Abe eyes fresh initiatives to fight Japan's population decline

Sakaguchi Yukihihiro, Nikke staff writer, July 8, 2014

Abe sees women's labor participation as a key to Japan's economic revival.

CANBERRA -- Japanese Prime Minister Shinzo Abe vows to halt the rapid population erosion in rural areas by unleashing a new set of initiatives designed to revive local economies.

"The unprecedented population decline and the extreme graying of society are more serious in the provinces," Abe told The Nikkei in an interview conducted here Monday night. To reverse the trend, "we will ease the centralization of Tokyo and transfer necessary functions to key regional cities," he added.

He singled out for revision such areas as "tax systems, tax grants to local governments, and social security programs" to advance his goal.

The comprehensive regional revitalization strategy, to be unveiled early next year, will spell out policy measures to be implemented before the 2020 Summer Olympics.

"We'll support the building of self-reliant, sustainable industries that make the most of each region's characteristics," he said.

Abe envisions such programs as financial assistance for developing businesses around local specialties and growing their sales. Preferential tax treatment to help local businesses and municipalities, such as expanding tax deductible donations to regional governments, will also be considered.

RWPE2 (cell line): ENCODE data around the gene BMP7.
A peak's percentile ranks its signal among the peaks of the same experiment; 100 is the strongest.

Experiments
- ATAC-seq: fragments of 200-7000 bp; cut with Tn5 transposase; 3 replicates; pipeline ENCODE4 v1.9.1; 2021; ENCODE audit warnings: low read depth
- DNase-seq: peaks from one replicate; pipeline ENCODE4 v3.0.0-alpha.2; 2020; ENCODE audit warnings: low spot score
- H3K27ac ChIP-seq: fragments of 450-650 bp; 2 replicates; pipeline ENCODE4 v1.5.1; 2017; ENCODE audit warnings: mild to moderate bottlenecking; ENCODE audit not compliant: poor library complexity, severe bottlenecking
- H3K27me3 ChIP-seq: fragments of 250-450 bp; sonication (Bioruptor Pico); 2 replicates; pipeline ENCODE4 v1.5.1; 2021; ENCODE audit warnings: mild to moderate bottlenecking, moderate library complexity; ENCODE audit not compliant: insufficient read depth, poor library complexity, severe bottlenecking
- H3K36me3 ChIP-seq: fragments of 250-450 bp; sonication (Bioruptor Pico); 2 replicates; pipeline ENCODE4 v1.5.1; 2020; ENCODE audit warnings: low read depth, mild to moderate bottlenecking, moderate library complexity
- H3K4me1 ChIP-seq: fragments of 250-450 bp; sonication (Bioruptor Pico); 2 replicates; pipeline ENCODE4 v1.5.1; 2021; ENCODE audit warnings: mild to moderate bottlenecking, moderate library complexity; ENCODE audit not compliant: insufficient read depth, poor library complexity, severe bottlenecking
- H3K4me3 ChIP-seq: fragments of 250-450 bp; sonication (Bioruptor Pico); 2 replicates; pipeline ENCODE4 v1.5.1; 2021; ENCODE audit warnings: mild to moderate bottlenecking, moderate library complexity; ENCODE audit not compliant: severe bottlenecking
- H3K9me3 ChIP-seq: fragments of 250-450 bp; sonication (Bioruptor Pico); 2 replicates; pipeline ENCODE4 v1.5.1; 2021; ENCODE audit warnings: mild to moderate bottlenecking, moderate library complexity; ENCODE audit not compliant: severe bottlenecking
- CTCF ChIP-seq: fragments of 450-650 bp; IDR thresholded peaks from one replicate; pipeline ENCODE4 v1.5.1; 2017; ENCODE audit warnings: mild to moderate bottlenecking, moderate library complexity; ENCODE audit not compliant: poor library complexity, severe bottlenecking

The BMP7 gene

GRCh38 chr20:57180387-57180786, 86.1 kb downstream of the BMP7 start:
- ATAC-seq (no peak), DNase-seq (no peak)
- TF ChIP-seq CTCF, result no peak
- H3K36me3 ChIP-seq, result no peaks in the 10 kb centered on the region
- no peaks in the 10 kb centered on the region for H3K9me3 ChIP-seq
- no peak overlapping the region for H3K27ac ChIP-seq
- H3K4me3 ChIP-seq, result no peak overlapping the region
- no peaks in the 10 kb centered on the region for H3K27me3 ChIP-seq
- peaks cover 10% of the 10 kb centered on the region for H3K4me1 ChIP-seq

Separately, the government will map out a vision for reviving localities over the next half-century. The blueprint for economic and fiscal management the cabinet approved on June 24 sets a target to maintain a population of 100 million 50 years from now.

By highlighting the appeal of rural life and honing the economic competitiveness of these regions, Abe hopes to prevent population exoduses.

Abe will head a regional revitalization task force that will be launched as early as next week. Full discussions will start in August, and a dedicated cabinet position will be created. But he declined to comment on plans for a cabinet reshuffle.

As for the prime minister's initiative to advance women's roles in society, Japan will establish an annual international conference for female leaders. Participants will discuss ways to link women's labor participation with economic growth. International Monetary Fund Managing Director Christine Lagarde and Cherie Blair, wife of former British Prime Minister Tony Blair, are among the planned participants in the first conference to be held in Tokyo in September. [*]

"This will be a Davos meeting for women," Abe said, referring to the World Economic Forum meeting in the Swiss city for the world's business and political leaders.

"Women have the greatest potential, and allowing them to demonstrate their full abilities is the core of our growth strategy," Abe said.


[*] Of course these bitches and this conference are in no way going to increase Japan's birthrate. On the contrary.